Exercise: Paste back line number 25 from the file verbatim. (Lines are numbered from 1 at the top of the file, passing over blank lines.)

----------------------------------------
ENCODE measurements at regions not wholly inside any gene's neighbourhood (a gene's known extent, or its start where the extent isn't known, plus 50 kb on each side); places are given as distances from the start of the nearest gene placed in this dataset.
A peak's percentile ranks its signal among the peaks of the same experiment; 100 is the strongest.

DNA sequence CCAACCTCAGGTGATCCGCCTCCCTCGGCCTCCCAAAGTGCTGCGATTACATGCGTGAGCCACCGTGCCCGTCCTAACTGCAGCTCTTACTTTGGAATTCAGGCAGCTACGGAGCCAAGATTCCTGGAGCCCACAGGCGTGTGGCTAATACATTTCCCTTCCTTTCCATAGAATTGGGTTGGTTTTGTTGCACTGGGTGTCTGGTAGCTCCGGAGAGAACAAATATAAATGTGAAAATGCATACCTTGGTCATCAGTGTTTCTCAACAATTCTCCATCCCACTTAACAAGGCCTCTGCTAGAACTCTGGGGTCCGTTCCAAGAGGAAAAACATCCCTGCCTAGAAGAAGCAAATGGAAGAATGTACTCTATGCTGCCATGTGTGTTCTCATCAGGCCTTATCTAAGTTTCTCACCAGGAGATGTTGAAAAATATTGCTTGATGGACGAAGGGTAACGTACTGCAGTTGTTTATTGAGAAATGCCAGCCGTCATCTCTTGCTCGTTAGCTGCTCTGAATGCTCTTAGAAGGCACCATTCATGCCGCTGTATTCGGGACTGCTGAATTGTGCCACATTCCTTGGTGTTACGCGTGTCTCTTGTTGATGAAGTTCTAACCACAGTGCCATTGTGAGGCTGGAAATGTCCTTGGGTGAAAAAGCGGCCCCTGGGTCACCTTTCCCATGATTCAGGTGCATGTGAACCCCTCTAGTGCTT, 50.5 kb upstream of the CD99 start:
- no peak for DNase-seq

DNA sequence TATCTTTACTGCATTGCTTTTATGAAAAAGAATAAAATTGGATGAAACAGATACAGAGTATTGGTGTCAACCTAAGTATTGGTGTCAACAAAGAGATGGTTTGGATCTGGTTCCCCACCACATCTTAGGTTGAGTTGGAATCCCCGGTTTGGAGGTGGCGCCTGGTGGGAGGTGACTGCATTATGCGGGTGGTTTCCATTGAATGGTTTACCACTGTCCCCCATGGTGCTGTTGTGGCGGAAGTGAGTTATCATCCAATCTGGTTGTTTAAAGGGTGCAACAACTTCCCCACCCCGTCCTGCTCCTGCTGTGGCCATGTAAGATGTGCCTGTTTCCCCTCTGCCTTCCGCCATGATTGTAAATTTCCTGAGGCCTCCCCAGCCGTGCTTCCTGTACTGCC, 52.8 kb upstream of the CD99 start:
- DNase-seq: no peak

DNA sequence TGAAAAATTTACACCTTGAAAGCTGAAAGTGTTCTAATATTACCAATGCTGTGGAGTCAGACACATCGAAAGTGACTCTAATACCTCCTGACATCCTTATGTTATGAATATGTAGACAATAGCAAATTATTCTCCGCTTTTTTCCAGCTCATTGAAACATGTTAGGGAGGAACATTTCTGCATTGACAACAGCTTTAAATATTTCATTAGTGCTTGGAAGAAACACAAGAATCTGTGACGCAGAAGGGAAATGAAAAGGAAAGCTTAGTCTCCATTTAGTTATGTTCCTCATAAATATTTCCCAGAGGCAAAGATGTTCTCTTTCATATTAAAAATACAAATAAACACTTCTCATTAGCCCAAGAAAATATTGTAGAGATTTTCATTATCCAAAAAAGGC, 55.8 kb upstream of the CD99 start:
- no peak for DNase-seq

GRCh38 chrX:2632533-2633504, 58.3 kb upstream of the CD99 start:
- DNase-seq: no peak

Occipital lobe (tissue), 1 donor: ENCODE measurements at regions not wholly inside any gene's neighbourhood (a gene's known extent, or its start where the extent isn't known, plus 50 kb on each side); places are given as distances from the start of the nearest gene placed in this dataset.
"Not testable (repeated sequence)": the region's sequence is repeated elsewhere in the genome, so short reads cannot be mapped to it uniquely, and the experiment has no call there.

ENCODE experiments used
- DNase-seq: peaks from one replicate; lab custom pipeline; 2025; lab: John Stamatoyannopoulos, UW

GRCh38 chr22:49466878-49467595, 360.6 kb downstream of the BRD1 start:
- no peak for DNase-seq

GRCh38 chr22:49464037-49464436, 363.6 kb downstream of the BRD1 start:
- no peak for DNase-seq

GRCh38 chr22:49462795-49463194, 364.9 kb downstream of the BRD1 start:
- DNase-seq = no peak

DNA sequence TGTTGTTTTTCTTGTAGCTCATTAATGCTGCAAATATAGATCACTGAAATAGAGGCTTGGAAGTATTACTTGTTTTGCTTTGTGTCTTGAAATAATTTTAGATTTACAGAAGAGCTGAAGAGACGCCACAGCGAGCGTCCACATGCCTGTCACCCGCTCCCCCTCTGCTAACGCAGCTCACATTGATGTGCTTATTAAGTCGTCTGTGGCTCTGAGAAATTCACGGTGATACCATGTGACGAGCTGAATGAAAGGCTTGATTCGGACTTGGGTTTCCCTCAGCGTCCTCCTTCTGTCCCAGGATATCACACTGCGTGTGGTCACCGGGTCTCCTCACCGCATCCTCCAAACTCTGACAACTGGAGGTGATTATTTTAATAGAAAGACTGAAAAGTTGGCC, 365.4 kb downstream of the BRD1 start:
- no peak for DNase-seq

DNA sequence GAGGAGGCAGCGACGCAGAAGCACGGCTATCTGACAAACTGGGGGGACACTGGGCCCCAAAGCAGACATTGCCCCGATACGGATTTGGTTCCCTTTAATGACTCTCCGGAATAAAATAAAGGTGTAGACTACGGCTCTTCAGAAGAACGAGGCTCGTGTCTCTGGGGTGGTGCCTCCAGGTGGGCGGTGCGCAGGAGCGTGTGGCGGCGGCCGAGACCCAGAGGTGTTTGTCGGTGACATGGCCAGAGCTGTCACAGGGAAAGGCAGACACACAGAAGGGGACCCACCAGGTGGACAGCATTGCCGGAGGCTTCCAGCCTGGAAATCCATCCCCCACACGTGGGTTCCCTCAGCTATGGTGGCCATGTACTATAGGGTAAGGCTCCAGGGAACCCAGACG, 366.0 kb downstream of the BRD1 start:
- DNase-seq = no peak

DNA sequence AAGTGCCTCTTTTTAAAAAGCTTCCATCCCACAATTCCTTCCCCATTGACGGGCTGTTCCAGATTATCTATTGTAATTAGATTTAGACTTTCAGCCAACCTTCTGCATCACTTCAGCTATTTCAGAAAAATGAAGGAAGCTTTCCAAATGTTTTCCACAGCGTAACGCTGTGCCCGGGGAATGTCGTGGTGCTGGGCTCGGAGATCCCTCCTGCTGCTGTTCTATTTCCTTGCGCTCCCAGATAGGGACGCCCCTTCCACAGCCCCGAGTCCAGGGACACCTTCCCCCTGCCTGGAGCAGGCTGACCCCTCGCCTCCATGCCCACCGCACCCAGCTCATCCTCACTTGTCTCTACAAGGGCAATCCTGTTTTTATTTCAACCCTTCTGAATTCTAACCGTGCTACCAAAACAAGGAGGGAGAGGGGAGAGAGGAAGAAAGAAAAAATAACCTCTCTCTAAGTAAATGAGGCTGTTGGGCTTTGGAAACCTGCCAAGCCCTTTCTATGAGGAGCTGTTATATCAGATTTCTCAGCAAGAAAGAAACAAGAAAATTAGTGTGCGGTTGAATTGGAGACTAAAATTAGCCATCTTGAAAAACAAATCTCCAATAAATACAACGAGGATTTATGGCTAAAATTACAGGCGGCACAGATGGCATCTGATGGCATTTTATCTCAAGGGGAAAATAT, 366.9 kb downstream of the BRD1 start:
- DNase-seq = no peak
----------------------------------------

DNA sequence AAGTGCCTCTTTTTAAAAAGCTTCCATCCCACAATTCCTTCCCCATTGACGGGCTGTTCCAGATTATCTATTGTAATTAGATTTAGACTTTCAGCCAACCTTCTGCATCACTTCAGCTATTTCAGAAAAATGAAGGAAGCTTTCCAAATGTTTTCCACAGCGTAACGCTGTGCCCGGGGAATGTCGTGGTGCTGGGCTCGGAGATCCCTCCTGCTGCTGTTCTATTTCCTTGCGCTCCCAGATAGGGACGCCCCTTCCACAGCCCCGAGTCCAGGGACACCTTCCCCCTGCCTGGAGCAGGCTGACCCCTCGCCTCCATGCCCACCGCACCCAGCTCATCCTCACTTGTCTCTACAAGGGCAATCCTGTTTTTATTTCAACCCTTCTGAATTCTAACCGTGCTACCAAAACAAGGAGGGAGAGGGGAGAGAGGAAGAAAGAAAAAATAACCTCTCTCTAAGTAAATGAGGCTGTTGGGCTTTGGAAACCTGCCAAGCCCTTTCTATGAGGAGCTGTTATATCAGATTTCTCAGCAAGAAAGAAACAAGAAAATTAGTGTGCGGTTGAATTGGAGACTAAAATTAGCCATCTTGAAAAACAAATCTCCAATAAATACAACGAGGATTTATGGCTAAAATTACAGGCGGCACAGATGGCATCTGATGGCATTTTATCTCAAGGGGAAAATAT, 366.9 kb downstream of the BRD1 start: